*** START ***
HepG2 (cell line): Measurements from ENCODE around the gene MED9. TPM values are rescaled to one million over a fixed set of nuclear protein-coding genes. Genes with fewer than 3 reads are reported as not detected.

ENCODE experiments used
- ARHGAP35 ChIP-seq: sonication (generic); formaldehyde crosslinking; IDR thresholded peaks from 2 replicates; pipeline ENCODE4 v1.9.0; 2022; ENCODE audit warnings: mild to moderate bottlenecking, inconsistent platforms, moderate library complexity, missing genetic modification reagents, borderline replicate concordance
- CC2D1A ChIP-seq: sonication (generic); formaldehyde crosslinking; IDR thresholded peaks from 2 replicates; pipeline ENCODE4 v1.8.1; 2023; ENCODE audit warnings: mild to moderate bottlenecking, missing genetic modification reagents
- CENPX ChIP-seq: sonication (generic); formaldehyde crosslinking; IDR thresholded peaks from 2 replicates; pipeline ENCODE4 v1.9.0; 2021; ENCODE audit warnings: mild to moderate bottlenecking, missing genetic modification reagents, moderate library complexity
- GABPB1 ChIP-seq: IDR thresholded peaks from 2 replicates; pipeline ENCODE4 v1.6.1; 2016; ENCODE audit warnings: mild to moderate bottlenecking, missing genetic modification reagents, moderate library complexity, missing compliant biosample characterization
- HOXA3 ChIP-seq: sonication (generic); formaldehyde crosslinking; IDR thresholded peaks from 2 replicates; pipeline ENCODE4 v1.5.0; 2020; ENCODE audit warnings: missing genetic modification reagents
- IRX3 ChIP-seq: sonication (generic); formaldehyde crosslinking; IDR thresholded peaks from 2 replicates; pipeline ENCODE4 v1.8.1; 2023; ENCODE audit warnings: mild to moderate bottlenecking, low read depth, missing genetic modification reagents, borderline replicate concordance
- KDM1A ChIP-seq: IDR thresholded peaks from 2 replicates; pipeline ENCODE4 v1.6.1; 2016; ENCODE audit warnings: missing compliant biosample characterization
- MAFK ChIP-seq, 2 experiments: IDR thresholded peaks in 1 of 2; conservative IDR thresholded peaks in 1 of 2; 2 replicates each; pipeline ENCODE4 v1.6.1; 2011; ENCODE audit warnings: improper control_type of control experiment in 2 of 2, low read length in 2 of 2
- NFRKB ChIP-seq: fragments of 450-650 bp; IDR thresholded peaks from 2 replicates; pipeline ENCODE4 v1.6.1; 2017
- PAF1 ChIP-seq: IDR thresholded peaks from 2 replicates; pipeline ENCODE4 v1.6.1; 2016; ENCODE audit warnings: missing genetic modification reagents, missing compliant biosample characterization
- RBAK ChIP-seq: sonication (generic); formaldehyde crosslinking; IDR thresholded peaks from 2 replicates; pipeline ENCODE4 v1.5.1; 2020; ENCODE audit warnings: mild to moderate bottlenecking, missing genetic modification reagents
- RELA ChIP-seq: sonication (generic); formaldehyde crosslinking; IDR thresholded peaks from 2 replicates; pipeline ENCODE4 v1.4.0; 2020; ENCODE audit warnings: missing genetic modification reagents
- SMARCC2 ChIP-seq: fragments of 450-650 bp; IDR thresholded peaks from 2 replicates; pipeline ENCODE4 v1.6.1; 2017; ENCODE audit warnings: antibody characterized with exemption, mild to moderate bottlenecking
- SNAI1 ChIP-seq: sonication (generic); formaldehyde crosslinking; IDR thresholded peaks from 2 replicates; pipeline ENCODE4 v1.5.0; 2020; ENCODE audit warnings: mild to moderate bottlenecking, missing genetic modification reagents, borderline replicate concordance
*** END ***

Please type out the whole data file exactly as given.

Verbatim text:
HepG2 (cell line): Measurements from ENCODE around the gene MED9. TPM values are rescaled to one million over a fixed set of nuclear protein-coding genes. Genes with fewer than 3 reads are reported as not detected.

ENCODE experiments used
- ARHGAP35 ChIP-seq: sonication (generic); formaldehyde crosslinking; IDR thresholded peaks from 2 replicates; pipeline ENCODE4 v1.9.0; 2022; ENCODE audit warnings: mild to moderate bottlenecking, inconsistent platforms, moderate library complexity, missing genetic modification reagents, borderline replicate concordance
- CC2D1A ChIP-seq: sonication (generic); formaldehyde crosslinking; IDR thresholded peaks from 2 replicates; pipeline ENCODE4 v1.8.1; 2023; ENCODE audit warnings: mild to moderate bottlenecking, missing genetic modification reagents
- CENPX ChIP-seq: sonication (generic); formaldehyde crosslinking; IDR thresholded peaks from 2 replicates; pipeline ENCODE4 v1.9.0; 2021; ENCODE audit warnings: mild to moderate bottlenecking, missing genetic modification reagents, moderate library complexity
- GABPB1 ChIP-seq: IDR thresholded peaks from 2 replicates; pipeline ENCODE4 v1.6.1; 2016; ENCODE audit warnings: mild to moderate bottlenecking, missing genetic modification reagents, moderate library complexity, missing compliant biosample characterization
- HOXA3 ChIP-seq: sonication (generic); formaldehyde crosslinking; IDR thresholded peaks from 2 replicates; pipeline ENCODE4 v1.5.0; 2020; ENCODE audit warnings: missing genetic modification reagents
- IRX3 ChIP-seq: sonication (generic); formaldehyde crosslinking; IDR thresholded peaks from 2 replicates; pipeline ENCODE4 v1.8.1; 2023; ENCODE audit warnings: mild to moderate bottlenecking, low read depth, missing genetic modification reagents, borderline replicate concordance
- KDM1A ChIP-seq: IDR thresholded peaks from 2 replicates; pipeline ENCODE4 v1.6.1; 2016; ENCODE audit warnings: missing compliant biosample characterization
- MAFK ChIP-seq, 2 experiments: IDR thresholded peaks in 1 of 2; conservative IDR thresholded peaks in 1 of 2; 2 replicates each; pipeline ENCODE4 v1.6.1; 2011; ENCODE audit warnings: improper control_type of control experiment in 2 of 2, low read length in 2 of 2
- NFRKB ChIP-seq: fragments of 450-650 bp; IDR thresholded peaks from 2 replicates; pipeline ENCODE4 v1.6.1; 2017
- PAF1 ChIP-seq: IDR thresholded peaks from 2 replicates; pipeline ENCODE4 v1.6.1; 2016; ENCODE audit warnings: missing genetic modification reagents, missing compliant biosample characterization
- RBAK ChIP-seq: sonication (generic); formaldehyde crosslinking; IDR thresholded peaks from 2 replicates; pipeline ENCODE4 v1.5.1; 2020; ENCODE audit warnings: mild to moderate bottlenecking, missing genetic modification reagents
- RELA ChIP-seq: sonication (generic); formaldehyde crosslinking; IDR thresholded peaks from 2 replicates; pipeline ENCODE4 v1.4.0; 2020; ENCODE audit warnings: missing genetic modification reagents
- SMARCC2 ChIP-seq: fragments of 450-650 bp; IDR thresholded peaks from 2 replicates; pipeline ENCODE4 v1.6.1; 2017; ENCODE audit warnings: antibody characterized with exemption, mild to moderate bottlenecking
- SNAI1 ChIP-seq: sonication (generic); formaldehyde crosslinking; IDR thresholded peaks from 2 replicates; pipeline ENCODE4 v1.5.0; 2020; ENCODE audit warnings: mild to moderate bottlenecking, missing genetic modification reagents, borderline replicate concordance